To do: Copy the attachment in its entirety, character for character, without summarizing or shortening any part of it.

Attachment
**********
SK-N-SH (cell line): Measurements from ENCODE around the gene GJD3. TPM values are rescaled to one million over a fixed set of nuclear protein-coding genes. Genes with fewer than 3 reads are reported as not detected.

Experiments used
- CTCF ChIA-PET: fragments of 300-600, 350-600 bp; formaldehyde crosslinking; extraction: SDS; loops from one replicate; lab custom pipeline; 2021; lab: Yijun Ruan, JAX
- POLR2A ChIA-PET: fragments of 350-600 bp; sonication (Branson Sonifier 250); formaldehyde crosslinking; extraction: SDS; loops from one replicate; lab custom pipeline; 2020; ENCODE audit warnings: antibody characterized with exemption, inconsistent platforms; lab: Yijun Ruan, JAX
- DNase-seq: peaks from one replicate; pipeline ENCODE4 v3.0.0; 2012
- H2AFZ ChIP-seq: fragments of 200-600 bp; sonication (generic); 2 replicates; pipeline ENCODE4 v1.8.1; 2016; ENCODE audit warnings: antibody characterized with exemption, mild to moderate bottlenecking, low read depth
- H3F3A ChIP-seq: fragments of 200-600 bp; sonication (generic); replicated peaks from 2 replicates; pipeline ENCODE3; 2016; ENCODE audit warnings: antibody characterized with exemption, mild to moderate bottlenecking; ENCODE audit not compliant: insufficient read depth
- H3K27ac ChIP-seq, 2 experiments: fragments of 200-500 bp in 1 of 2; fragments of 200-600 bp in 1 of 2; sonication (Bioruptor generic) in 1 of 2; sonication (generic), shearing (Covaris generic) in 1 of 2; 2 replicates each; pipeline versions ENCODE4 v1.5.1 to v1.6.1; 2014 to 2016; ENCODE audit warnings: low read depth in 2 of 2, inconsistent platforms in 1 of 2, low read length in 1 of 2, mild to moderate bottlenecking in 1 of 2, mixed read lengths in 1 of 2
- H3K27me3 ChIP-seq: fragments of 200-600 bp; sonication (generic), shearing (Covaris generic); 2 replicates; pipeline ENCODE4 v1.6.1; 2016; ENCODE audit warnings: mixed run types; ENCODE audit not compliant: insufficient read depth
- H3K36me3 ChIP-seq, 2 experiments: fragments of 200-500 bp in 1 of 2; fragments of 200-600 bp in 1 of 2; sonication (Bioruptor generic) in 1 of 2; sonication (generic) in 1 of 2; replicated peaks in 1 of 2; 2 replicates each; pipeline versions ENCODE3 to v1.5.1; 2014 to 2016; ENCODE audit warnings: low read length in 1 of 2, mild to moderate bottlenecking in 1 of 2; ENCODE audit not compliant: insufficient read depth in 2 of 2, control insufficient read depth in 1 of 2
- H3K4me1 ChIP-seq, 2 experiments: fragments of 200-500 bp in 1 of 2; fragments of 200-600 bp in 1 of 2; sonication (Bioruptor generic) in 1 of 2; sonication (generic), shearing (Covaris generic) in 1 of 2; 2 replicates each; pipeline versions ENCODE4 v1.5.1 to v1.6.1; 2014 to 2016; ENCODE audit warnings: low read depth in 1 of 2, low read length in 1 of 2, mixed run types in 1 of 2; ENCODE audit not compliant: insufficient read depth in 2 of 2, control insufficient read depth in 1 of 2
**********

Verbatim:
SK-N-SH (cell line): Measurements from ENCODE around the gene GJD3. TPM values are rescaled to one million over a fixed set of nuclear protein-coding genes. Genes with fewer than 3 reads are reported as not detected.

Experiments used
- CTCF ChIA-PET: fragments of 300-600, 350-600 bp; formaldehyde crosslinking; extraction: SDS; loops from one replicate; lab custom pipeline; 2021; lab: Yijun Ruan, JAX
- POLR2A ChIA-PET: fragments of 350-600 bp; sonication (Branson Sonifier 250); formaldehyde crosslinking; extraction: SDS; loops from one replicate; lab custom pipeline; 2020; ENCODE audit warnings: antibody characterized with exemption, inconsistent platforms; lab: Yijun Ruan, JAX
- DNase-seq: peaks from one replicate; pipeline ENCODE4 v3.0.0; 2012
- H2AFZ ChIP-seq: fragments of 200-600 bp; sonication (generic); 2 replicates; pipeline ENCODE4 v1.8.1; 2016; ENCODE audit warnings: antibody characterized with exemption, mild to moderate bottlenecking, low read depth
- H3F3A ChIP-seq: fragments of 200-600 bp; sonication (generic); replicated peaks from 2 replicates; pipeline ENCODE3; 2016; ENCODE audit warnings: antibody characterized with exemption, mild to moderate bottlenecking; ENCODE audit not compliant: insufficient read depth
- H3K27ac ChIP-seq, 2 experiments: fragments of 200-500 bp in 1 of 2; fragments of 200-600 bp in 1 of 2; sonication (Bioruptor generic) in 1 of 2; sonication (generic), shearing (Covaris generic) in 1 of 2; 2 replicates each; pipeline versions ENCODE4 v1.5.1 to v1.6.1; 2014 to 2016; ENCODE audit warnings: low read depth in 2 of 2, inconsistent platforms in 1 of 2, low read length in 1 of 2, mild to moderate bottlenecking in 1 of 2, mixed read lengths in 1 of 2
- H3K27me3 ChIP-seq: fragments of 200-600 bp; sonication (generic), shearing (Covaris generic); 2 replicates; pipeline ENCODE4 v1.6.1; 2016; ENCODE audit warnings: mixed run types; ENCODE audit not compliant: insufficient read depth
- H3K36me3 ChIP-seq, 2 experiments: fragments of 200-500 bp in 1 of 2; fragments of 200-600 bp in 1 of 2; sonication (Bioruptor generic) in 1 of 2; sonication (generic) in 1 of 2; replicated peaks in 1 of 2; 2 replicates each; pipeline versions ENCODE3 to v1.5.1; 2014 to 2016; ENCODE audit warnings: low read length in 1 of 2, mild to moderate bottlenecking in 1 of 2; ENCODE audit not compliant: insufficient read depth in 2 of 2, control insufficient read depth in 1 of 2
- H3K4me1 ChIP-seq, 2 experiments: fragments of 200-500 bp in 1 of 2; fragments of 200-600 bp in 1 of 2; sonication (Bioruptor generic) in 1 of 2; sonication (generic), shearing (Covaris generic) in 1 of 2; 2 replicates each; pipeline versions ENCODE4 v1.5.1 to v1.6.1; 2014 to 2016; ENCODE audit warnings: low read depth in 1 of 2, low read length in 1 of 2, mixed run types in 1 of 2; ENCODE audit not compliant: insufficient read depth in 2 of 2, control insufficient read depth in 1 of 2